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Lemnian Earth and the Earths of the Aegean

Effie Photos-Jones and Allan J. Hall

The earths of the Aegean, the 'industrial minerals' of antiquity, were used daily by people as medicines, pigments, fumigants, mordants or washing powders. Yet they are elusive in the archaeological record. This book, (144 pages and illustrated in full colour), attempts to pull these elusive substances out of the relative obscurity of the documentary sources and asks the question: can they be found today on the islands that gave them their names? and if they are indeed found, will they work? The extraction of the Lemnian Earth, from the island of Lemnos, in the north Aegean, was bestowed with rituals blessed by both pagan gods and the Church for over two thousand years; but did it work simply because people willed it to work?

The authors suggest that ancient myths and rituals may be covert ways of expressing geochemical and/or industrial processes, the aim of which was to enhance the properties of a natural material with positive results to health and the prevention of deceases.

There are many good reasons why it is important to examine closely the earths of the Aegean: they can potentially throw light into a well recorded practice known as geophagia, or the deliberate consumption of clays by both humans and animals; equally, they can perhaps guide current and ongoing pharmacological research into minerals-based antibiotics.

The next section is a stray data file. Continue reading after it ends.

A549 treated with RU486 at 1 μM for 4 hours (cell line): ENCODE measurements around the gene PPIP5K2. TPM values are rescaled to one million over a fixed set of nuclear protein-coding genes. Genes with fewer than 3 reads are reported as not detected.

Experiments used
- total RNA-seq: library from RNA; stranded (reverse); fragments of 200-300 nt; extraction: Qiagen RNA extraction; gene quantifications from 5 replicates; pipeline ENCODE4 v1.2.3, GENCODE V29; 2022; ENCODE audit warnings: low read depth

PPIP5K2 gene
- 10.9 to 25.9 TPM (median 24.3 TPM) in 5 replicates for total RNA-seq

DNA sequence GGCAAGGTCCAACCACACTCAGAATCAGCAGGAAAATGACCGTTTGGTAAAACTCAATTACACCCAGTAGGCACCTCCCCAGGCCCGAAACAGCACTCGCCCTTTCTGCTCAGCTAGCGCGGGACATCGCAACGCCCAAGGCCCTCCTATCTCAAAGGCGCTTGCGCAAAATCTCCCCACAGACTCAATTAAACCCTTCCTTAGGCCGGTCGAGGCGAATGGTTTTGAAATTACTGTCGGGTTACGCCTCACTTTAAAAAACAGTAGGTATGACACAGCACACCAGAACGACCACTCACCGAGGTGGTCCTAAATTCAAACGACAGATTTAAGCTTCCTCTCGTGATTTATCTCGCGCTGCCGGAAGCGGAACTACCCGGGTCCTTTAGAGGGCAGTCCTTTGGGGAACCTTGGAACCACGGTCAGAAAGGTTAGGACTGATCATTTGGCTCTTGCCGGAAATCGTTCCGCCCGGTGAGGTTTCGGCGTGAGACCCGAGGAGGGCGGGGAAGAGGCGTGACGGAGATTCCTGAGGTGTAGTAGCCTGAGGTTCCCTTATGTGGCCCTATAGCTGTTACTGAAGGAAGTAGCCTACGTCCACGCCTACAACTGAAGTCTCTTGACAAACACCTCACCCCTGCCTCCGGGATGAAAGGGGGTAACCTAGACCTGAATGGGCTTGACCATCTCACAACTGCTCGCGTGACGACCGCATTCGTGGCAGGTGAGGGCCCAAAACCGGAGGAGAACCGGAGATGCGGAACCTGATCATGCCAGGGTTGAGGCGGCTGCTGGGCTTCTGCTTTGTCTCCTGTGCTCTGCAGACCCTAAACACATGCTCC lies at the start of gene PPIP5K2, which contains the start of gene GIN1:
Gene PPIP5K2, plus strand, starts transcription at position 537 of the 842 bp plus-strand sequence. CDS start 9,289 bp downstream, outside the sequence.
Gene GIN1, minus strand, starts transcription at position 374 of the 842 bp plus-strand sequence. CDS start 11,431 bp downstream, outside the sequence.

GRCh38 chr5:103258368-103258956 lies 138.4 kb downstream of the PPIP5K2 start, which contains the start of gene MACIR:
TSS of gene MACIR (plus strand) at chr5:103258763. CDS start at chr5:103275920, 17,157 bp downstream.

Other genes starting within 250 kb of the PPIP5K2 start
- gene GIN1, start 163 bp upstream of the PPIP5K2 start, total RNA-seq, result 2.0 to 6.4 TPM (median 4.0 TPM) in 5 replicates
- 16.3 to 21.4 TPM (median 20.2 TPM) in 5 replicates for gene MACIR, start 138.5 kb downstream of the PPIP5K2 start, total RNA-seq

(Click here to view Table of contents and a selection of pages from the book)

Reviewer's Comments

"The book successfully brings the 'composition and property of materials' closer to the vast and largely unquantifiable 'universe' of beliefs about health and well-being. It has a substantial academic content and provides access for a non-specialist to little known area of research. Its cross-disciplinarity is fascinating: it demonstrates that such an approach can result in new knowledge. It is a pleasure to read."

Professor Marek Dominiczak,

Clinical Biochemistry and Medical Humanities, University of Glasgow

About the authors

Effie Photos-Jones is the director of SASAA, a company specialising in the technical characterisation of archaeological materials. She has published extensively and is the author of over 200 technical reports.

Allan Hall is a geoarchaeologist specialising in the application of mineralogy and geochemistry in research at the University of Glasgow, UK.

The authors' interest in the earths stems from their long-term research on volcanic islands of the Aegean.